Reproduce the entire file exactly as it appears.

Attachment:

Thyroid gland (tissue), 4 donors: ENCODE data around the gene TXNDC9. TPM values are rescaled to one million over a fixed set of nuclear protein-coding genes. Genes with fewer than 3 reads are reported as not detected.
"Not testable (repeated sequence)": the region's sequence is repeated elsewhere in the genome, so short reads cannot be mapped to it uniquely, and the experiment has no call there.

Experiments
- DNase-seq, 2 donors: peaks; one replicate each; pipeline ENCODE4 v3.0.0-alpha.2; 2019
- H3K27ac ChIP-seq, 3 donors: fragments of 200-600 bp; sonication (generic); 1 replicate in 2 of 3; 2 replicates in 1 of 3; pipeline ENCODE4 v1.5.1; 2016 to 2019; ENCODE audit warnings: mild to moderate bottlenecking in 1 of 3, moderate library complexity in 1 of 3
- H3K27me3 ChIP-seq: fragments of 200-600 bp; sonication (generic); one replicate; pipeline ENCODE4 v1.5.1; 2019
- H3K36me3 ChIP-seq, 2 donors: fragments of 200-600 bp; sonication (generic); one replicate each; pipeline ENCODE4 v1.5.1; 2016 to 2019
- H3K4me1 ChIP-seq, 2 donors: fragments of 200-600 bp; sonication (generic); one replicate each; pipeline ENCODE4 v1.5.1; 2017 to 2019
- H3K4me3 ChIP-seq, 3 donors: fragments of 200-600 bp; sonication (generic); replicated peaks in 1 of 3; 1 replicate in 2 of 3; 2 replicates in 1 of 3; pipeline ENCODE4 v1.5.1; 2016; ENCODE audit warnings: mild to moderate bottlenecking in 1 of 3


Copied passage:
Thyroid gland (tissue), 4 donors: ENCODE data around the gene TXNDC9. TPM values are rescaled to one million over a fixed set of nuclear protein-coding genes. Genes with fewer than 3 reads are reported as not detected.
"Not testable (repeated sequence)": the region's sequence is repeated elsewhere in the genome, so short reads cannot be mapped to it uniquely, and the experiment has no call there.

Experiments
- DNase-seq, 2 donors: peaks; one replicate each; pipeline ENCODE4 v3.0.0-alpha.2; 2019
- H3K27ac ChIP-seq, 3 donors: fragments of 200-600 bp; sonication (generic); 1 replicate in 2 of 3; 2 replicates in 1 of 3; pipeline ENCODE4 v1.5.1; 2016 to 2019; ENCODE audit warnings: mild to moderate bottlenecking in 1 of 3, moderate library complexity in 1 of 3
- H3K27me3 ChIP-seq: fragments of 200-600 bp; sonication (generic); one replicate; pipeline ENCODE4 v1.5.1; 2019
- H3K36me3 ChIP-seq, 2 donors: fragments of 200-600 bp; sonication (generic); one replicate each; pipeline ENCODE4 v1.5.1; 2016 to 2019
- H3K4me1 ChIP-seq, 2 donors: fragments of 200-600 bp; sonication (generic); one replicate each; pipeline ENCODE4 v1.5.1; 2017 to 2019
- H3K4me3 ChIP-seq, 3 donors: fragments of 200-600 bp; sonication (generic); replicated peaks in 1 of 3; 1 replicate in 2 of 3; 2 replicates in 1 of 3; pipeline ENCODE4 v1.5.1; 2016; ENCODE audit warnings: mild to moderate bottlenecking in 1 of 3